In theory, wastewater testing is straightforward. Like standard clinical tests, it uses a polymerase chain reaction (PCR) assay to search for specific snippets of viral RNA in a sample, which are then copied repeatedly to amplify the signal. The number of cycles, or rounds of copying, needed to detect a signal in a sample is a rough measure of how much virus is there.
But whereas a throat or nose swab contains about the same amount of material from person to person, wastewater samples contain different amounts of feces, depending on the day and time a sample is taken, recent rainfall, and whether the toilets upstream are in homes, offices, or other buildings. All such variables have to be factored in to be able to accurately “read” a sample. How the water is collected, stored, and processed also affects the results. All of these variables make it very difficult to compare data from different sites.
“Some of the stories you read make it sound like you scoop some water out, dip a test stick in, and get your answer,” says Hannah Safford, a former student in Bischel’s lab at UC Davis and a policy expert at the Federation of American Scientists. “But it’s so much harder than that.”
Trial and error has helped scientists and technicians refine their techniques during the pandemic. Multiple groups have tested the best way to concentrate samples, comparing, for example, centrifuge times and filtration techniques; they have also identified reference viruses common in wastewater that can help calibrate samples. One unlikely sounding but popular reference is the pepper mild mottle virus (PMMoV). Harmless to humans, it attacks spicy and bell peppers and is ubiquitous in waste-water, passing through the digestive system when we eat infected produce. Because the concentration in human feces stays relatively stable year-round, scientists use it as a proxy for the amount of feces in a sample, reporting results as a ratio of PMMoV levels to SARS-CoV-2 levels.
In Sweden, Zeynep Cetecioglu Gurol and her colleagues at the KTH Royal Institute of Technology discovered that freezing samples, necessary for a while because PCR reagents were in short supply, made virus levels plummet. In Kansas City, Missouri, researchers were puzzled that the viral level in wastewater appeared to increase in a region where clinical cases seemed stable. They found out that repair work had diverted millions of liters of additional wastewater into the sewers from outlying suburbs, skewing their calculations.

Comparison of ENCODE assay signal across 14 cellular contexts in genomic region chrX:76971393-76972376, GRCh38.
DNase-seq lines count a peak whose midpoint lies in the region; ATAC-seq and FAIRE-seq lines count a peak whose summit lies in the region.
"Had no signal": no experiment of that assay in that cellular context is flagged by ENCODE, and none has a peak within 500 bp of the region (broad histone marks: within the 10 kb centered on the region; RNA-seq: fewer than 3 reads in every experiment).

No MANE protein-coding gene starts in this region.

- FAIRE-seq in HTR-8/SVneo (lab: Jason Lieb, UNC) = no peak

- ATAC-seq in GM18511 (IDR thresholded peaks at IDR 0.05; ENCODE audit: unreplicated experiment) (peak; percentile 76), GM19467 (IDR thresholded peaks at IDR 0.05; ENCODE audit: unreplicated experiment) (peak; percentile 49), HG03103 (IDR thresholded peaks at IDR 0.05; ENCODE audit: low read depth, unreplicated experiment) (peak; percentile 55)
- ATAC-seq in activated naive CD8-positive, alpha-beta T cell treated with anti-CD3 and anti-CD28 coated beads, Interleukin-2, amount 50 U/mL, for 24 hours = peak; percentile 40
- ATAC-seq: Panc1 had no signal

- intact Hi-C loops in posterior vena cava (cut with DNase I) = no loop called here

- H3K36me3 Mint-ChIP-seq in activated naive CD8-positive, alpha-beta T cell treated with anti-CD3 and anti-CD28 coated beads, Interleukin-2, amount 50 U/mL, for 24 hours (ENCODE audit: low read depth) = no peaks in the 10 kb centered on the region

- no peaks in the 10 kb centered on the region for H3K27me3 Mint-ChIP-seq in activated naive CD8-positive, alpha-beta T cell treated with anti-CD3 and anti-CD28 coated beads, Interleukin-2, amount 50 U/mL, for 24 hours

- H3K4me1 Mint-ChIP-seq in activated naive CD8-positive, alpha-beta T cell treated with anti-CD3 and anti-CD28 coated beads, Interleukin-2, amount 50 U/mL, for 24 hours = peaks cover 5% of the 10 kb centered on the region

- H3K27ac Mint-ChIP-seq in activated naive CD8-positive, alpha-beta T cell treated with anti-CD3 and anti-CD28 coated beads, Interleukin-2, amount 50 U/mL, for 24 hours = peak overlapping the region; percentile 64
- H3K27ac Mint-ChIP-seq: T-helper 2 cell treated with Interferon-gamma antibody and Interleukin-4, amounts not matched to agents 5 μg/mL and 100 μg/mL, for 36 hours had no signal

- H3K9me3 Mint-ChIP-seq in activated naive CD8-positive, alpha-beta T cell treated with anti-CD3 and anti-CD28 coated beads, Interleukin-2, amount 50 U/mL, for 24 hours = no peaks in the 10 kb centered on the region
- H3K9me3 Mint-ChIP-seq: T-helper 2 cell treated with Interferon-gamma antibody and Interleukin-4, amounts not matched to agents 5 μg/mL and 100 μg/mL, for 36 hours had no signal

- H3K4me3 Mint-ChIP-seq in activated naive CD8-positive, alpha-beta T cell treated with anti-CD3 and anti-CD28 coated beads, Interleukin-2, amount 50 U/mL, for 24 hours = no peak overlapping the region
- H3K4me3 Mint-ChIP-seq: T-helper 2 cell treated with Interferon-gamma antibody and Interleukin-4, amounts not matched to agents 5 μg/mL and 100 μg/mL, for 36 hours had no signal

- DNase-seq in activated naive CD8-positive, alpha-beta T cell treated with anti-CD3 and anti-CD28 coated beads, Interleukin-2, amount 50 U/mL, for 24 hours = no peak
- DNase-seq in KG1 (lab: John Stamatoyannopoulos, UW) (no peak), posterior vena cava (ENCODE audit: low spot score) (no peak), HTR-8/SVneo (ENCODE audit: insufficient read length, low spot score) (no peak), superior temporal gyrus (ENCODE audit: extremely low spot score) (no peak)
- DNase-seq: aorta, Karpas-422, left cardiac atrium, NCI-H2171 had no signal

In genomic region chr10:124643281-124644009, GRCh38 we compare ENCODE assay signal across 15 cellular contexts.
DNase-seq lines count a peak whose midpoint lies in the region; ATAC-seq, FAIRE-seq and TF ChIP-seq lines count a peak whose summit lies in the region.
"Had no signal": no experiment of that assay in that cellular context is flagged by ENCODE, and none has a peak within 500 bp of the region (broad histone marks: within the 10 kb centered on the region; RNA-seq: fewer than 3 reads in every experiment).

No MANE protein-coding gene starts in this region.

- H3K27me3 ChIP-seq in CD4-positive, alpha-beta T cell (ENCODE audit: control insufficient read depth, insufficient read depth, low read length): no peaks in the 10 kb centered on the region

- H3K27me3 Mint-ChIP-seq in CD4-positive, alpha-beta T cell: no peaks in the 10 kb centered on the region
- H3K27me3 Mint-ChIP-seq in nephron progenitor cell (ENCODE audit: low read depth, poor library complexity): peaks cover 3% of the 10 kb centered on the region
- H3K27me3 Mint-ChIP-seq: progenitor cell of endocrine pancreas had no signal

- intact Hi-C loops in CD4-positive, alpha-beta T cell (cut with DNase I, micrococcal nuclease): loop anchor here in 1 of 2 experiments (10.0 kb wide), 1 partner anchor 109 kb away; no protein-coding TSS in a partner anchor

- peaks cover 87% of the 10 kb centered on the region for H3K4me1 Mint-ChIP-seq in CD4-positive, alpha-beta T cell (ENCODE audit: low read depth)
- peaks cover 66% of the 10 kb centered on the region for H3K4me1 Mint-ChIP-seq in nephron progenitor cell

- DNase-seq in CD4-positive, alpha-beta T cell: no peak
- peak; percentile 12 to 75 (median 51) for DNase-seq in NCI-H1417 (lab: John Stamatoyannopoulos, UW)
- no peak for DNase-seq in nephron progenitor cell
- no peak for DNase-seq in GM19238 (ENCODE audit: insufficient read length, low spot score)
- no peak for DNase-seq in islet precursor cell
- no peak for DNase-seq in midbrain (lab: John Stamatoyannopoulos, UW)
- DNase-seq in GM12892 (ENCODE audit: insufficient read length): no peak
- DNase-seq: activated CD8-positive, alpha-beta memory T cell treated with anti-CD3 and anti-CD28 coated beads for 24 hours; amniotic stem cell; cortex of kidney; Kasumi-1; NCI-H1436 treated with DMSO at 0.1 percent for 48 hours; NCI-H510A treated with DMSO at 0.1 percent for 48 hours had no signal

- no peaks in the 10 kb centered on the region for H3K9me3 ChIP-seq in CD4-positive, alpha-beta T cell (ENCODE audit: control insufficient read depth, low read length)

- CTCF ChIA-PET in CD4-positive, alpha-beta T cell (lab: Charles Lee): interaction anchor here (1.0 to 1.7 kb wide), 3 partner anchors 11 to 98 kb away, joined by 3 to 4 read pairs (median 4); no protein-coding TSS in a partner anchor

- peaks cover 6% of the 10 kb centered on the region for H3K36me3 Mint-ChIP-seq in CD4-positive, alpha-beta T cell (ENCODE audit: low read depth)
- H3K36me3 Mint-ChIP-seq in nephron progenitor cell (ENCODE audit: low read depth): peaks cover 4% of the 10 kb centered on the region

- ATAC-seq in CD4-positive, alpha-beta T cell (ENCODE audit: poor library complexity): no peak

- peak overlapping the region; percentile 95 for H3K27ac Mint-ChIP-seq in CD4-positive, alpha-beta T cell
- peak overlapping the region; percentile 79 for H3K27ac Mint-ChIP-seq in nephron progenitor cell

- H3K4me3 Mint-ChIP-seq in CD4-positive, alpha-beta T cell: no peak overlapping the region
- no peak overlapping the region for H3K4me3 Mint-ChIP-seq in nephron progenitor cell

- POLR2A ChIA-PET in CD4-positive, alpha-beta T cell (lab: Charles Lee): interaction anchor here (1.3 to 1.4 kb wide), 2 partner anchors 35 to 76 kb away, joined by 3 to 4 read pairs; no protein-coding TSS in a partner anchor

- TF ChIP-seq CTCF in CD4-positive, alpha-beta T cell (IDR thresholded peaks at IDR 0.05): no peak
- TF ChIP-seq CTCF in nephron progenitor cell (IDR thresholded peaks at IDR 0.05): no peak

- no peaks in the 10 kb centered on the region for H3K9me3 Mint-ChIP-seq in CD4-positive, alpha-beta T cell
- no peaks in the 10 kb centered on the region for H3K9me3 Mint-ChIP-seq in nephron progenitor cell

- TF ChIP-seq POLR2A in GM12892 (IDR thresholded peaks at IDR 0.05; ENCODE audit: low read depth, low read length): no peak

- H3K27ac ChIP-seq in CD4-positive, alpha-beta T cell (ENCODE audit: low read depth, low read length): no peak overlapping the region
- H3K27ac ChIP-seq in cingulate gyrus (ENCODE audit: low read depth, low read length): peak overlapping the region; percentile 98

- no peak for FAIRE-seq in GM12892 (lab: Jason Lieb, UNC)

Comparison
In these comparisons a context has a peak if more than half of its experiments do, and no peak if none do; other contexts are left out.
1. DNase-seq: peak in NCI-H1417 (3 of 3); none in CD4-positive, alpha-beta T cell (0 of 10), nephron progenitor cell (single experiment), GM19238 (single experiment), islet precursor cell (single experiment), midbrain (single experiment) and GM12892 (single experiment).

Angela Chaudhuri, a public health expert at Swasti Health Catalyst who helped coordinate Bengaluru’s monitoring project, says her team had to figure out how levels in open drain systems, common in Bengaluru, compare with closed sewers.
Increasingly, scientists are making their results available directly to the public. The Bengaluru project, for example, has had an online dashboard since May 2021 that shows where virus levels are increasing, decreasing, or remaining stable. “There is mistrust of the government when it comes to COVID,” Chaudhuri says. “People think they might be hiding cases. This dashboard gives an independent signal” that can corroborate the official numbers. Marc Johnson, a virologist at the University of Missouri, Columbia, who has helped lead the state’s extensive wastewater monitoring, says media and the public have welcomed the data. When the dashboard couldn’t be updated on Christmas Eve, he says, the team spoke with journalists eager for information about the appearance of the Omicron variant in sewersheds. “It gives people peace of mind. If you feel like you know what is going on, you have more control,” Johnson says.
In addition to tracking the spread of variants, wastewater monitoring has also enabled Johnson and others to spot odd SARS-CoV-2 strains in St. Louis and New York City, never seen in patients, that pose an epidemiological and evolutionary mystery (see sidebar, below).
Scientists say perhaps the clearest case for wastewater monitoring is in places where there is little virus at all. Australia and New Zealand, for example, used wastewater monitoring as a key part of their zero COVID strategy: As soon as a positive sample appeared, health officials ramped up testing, alerted the public, and, if active cases were confirmed, swiftly imposed restrictions to nip the outbreak in the bud. (Although monitoring continues, both countries have recently given up on zero COVID.) A similar approach has worked on a small scale as well: In fall of 2020, wastewater testing on U.S. college campuses identified infections in residence halls before anyone had tested positive. Testing all the residents enabled health authorities to identify the infected person before the virus spread.